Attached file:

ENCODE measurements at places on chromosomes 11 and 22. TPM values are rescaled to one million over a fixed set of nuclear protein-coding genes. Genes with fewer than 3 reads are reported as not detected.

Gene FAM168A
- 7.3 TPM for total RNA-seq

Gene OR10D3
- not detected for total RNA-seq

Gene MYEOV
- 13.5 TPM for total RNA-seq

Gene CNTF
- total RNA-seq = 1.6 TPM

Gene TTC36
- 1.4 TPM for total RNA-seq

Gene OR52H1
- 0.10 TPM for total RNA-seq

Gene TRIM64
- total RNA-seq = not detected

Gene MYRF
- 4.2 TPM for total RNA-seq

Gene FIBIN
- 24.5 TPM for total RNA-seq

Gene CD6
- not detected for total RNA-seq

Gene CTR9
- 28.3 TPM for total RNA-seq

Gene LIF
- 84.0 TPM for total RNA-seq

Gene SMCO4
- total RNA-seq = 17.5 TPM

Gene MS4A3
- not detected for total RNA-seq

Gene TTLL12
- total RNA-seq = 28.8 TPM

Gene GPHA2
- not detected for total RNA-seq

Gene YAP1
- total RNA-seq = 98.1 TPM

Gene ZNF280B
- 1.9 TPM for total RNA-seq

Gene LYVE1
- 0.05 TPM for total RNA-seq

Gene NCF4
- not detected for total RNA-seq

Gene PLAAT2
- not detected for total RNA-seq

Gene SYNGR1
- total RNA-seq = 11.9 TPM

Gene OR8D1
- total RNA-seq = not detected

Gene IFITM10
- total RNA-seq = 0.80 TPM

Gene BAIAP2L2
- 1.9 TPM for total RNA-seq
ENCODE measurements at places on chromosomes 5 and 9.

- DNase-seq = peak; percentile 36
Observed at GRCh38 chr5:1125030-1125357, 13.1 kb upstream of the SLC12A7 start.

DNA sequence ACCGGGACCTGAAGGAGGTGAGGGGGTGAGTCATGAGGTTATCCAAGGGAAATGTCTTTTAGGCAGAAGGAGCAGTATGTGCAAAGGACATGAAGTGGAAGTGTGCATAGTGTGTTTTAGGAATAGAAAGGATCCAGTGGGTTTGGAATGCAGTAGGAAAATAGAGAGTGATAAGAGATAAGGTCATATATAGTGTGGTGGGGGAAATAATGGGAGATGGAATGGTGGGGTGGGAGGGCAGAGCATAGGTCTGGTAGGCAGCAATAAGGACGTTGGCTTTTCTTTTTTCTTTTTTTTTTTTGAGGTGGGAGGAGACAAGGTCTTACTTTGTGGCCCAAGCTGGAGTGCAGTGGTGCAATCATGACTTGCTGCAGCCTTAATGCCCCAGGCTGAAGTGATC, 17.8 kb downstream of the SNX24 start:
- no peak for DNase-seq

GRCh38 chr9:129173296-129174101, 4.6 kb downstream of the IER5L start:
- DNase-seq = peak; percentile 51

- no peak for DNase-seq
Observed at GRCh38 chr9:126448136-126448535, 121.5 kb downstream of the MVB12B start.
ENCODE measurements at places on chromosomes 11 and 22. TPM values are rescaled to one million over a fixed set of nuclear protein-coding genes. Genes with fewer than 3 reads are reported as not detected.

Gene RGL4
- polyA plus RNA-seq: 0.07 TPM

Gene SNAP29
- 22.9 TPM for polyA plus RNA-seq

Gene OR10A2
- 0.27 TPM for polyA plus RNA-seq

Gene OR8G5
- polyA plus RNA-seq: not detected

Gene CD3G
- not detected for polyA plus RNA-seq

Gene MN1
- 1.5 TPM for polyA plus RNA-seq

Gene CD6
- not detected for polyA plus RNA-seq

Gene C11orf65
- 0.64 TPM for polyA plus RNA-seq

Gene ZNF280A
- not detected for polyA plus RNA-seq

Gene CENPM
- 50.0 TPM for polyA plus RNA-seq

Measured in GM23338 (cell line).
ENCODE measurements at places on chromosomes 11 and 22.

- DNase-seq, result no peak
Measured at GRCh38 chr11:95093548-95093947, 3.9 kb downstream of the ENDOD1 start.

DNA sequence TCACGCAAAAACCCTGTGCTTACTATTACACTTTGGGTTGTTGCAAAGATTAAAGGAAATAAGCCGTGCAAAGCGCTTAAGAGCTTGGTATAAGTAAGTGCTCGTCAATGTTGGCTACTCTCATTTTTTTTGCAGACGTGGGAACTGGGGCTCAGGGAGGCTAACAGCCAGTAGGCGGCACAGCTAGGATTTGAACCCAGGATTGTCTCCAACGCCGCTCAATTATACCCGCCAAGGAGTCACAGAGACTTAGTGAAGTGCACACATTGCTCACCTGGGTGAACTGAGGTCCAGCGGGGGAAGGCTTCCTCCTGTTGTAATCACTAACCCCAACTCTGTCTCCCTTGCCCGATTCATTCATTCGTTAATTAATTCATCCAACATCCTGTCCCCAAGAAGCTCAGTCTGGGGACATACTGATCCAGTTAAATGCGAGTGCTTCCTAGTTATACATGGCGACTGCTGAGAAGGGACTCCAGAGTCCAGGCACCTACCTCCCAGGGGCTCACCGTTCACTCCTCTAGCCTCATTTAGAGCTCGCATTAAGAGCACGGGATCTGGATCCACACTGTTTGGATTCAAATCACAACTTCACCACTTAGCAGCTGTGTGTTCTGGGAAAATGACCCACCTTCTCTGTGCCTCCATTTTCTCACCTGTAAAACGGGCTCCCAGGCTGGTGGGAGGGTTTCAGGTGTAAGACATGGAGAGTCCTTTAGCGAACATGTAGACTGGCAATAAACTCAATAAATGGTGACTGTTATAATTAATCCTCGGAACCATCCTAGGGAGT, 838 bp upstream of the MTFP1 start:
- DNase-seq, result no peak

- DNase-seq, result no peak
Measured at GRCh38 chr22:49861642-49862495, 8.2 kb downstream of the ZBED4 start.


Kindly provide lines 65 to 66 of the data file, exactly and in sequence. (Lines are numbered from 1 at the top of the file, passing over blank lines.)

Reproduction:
- 22.9 TPM for polyA plus RNA-seq

Gene OR10A2